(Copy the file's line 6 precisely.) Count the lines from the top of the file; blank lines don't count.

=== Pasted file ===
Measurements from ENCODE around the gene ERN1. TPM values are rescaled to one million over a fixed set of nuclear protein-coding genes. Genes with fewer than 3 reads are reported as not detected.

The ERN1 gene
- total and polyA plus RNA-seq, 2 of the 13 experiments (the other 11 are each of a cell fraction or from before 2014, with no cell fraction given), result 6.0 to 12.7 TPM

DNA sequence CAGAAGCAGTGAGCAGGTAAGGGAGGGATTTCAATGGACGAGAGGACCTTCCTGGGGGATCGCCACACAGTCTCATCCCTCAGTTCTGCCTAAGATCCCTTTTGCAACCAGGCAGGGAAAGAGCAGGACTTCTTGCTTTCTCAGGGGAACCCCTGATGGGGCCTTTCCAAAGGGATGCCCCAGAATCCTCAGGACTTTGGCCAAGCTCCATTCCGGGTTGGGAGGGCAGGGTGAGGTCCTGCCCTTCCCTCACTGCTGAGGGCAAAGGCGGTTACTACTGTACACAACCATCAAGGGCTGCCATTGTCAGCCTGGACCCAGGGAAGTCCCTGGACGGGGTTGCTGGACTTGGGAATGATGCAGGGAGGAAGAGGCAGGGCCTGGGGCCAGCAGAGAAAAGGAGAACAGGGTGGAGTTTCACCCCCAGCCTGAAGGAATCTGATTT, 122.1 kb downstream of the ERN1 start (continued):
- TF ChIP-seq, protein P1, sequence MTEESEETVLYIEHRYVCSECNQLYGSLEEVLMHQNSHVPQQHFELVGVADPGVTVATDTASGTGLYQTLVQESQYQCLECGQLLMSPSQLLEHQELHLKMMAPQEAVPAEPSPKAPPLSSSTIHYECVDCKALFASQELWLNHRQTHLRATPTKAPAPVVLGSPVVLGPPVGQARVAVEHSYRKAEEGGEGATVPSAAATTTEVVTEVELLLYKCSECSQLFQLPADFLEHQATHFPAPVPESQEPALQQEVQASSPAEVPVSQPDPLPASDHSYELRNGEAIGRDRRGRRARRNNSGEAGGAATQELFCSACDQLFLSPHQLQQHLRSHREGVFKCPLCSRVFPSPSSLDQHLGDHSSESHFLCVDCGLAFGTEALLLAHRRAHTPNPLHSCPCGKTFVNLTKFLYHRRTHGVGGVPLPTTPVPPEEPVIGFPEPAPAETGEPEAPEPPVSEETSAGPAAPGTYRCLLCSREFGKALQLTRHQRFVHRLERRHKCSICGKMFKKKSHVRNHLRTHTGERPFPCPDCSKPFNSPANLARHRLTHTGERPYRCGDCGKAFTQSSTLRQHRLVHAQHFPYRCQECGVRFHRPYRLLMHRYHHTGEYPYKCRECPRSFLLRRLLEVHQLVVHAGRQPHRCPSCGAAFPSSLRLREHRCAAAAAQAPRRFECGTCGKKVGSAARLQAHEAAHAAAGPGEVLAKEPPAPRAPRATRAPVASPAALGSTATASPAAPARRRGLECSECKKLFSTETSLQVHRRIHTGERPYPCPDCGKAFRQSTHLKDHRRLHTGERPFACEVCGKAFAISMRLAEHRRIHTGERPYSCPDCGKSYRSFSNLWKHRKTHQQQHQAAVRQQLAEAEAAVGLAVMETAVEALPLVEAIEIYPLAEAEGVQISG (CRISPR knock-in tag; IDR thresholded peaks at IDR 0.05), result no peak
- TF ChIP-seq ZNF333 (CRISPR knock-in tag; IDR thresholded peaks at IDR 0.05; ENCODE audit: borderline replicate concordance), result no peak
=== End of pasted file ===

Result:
- TF ChIP-seq ZNF333 (CRISPR knock-in tag; IDR thresholded peaks at IDR 0.05; ENCODE audit: borderline replicate concordance), result no peak